A new app called Newsela may help classrooms read and discuss the same current events stories despite the differing levels of reading ability among the students. The app works by adjusting and creating versions of the same news story in varying difficulty levels. It operates in a discreet way, so students with the easier version of the story will not get embarrassed. Students also have the option of leveling up or leveling down the story themselves to adjust the material if they find it too hard or too easy. Newsela creator Dan-Cogan Drew states that this new technology will facilitate social learning by enabling all students to be able to participate in class discussion.
While it is certainly valuable for students to be able to tackle readings in order to participate, I wonder if these technologies and teacher’s expectations will prevent students from being challenged with their reading. There have been many studies that prove a strong correlation between a teacher’s expectations of a student and the student’s achievement. This NPR blog discusses the first experiment that demonstrated teacher’s expectations of their students affects their daily interactions with them, and students expected to succeed are more likely to succeed. The reverse is also true: students expected to fail are more likely to fail. Relating this research to Newsela, if a teacher has low expectations of students’ reading abilities and assigns easier versions of the article, then students may actually do worse than if they were all assigned the same reading. However, this does not mean that technologies such as Newsela are not valuable in the classroom, but it does mean that teachers should not blindly rely on this technology. Instead teachers should strive to make sure all students are being challenged in their reading.
As readers know, CPE is all about the importance of using data and research to craft effective school policy and practice. We also encourage everyone who has an interest in public schools to look at data when gauging their quality. Unfortunately, getting that data isn’t always as straightforward as it could be. Even when found, it’s often presented in long tables, complicated graphs and confusing formats that obscure rather than shed light on school performance.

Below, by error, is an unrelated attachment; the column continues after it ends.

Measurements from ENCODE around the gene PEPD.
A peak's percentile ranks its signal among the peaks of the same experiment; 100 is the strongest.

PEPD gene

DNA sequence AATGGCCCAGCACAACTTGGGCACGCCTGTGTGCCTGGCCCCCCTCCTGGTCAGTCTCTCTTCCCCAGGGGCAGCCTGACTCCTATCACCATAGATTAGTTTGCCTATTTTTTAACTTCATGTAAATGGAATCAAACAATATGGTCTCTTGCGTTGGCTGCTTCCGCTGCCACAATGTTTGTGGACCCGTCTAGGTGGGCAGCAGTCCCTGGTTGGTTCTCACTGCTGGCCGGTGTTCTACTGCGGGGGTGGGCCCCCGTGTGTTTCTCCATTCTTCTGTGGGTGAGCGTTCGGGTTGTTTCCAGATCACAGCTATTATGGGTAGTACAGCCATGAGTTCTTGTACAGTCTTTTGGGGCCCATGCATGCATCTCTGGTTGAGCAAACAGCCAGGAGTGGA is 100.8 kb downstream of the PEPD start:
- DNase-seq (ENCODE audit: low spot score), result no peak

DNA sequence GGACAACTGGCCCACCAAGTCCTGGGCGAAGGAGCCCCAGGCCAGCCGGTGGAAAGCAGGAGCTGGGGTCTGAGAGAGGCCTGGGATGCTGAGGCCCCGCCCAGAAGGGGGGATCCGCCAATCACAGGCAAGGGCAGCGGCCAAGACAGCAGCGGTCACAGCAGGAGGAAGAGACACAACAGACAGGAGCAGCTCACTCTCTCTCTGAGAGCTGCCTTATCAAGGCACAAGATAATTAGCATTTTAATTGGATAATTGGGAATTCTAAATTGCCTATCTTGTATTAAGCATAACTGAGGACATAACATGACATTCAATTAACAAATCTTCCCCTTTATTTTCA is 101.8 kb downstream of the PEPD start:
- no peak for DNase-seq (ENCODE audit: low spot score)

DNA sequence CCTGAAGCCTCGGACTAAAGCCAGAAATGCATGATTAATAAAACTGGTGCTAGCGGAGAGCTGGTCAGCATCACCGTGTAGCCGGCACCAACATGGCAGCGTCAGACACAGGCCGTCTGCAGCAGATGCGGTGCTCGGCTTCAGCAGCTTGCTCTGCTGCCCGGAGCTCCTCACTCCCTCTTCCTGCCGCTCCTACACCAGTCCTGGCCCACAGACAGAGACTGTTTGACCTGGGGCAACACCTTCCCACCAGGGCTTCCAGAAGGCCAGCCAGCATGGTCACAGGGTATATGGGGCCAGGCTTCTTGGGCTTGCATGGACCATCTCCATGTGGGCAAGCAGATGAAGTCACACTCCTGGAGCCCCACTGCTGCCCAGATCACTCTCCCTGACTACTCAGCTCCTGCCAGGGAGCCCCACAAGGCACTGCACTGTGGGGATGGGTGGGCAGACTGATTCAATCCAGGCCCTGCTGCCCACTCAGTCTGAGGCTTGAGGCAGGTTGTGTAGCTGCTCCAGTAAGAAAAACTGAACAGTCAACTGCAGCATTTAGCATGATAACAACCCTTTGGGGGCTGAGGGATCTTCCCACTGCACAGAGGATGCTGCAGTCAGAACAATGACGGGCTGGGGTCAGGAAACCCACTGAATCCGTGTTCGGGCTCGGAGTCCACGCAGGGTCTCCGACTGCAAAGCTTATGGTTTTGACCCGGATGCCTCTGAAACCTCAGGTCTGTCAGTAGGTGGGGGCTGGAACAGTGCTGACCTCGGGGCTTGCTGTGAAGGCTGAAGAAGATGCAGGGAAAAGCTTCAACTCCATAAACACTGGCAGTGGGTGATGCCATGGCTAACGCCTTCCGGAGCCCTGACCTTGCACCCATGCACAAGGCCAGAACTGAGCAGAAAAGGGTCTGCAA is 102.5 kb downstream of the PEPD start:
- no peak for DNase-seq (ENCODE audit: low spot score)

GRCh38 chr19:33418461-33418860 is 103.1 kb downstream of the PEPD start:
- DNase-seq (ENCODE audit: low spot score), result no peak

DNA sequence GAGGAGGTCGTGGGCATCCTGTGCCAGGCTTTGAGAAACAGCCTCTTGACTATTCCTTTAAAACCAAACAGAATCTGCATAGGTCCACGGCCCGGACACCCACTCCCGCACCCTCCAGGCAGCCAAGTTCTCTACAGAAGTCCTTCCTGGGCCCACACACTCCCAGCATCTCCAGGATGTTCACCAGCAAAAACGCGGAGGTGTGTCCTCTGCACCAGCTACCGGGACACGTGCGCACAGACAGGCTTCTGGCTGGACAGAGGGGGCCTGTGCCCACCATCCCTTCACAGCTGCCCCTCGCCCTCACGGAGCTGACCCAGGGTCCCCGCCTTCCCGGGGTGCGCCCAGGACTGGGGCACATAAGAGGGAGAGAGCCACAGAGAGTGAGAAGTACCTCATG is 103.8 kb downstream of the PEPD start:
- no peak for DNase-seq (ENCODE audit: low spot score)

The Data Quality Campaign sought to address the all-too-common lack of quality in the way states report school data to the public. DQC recently convened a task force of national education experts and advocates — an effort we were proud to be part of — to identify best practices in state reporting systems. The results of our meetings are contained in the publication, Empowering Parents and Communities through Quality Public Reporting, released today.
The recommendations are intended for state policymakers to inform their design of state data systems. These systems should feature the following characteristics:
- First, the data is trustworthy. There’s obviously little value in data that is wrong or out-of-date so every effort must be made to ensure accuracy. In addition, an essential part of gaining the public’s trust in data systems is protecting student privacy. Indeed, parental concerns about who has access to their child’s data and how it is used have grown a lot over the last year. Both states and districts have a role in putting fail-safe limits on access to individual students’ data. (To learn more about how, NSBA’s general counsel’s office produced this excellent guide on assuring student data privacy and CPE/DQC developed this data privacy fact sheet for school boards.)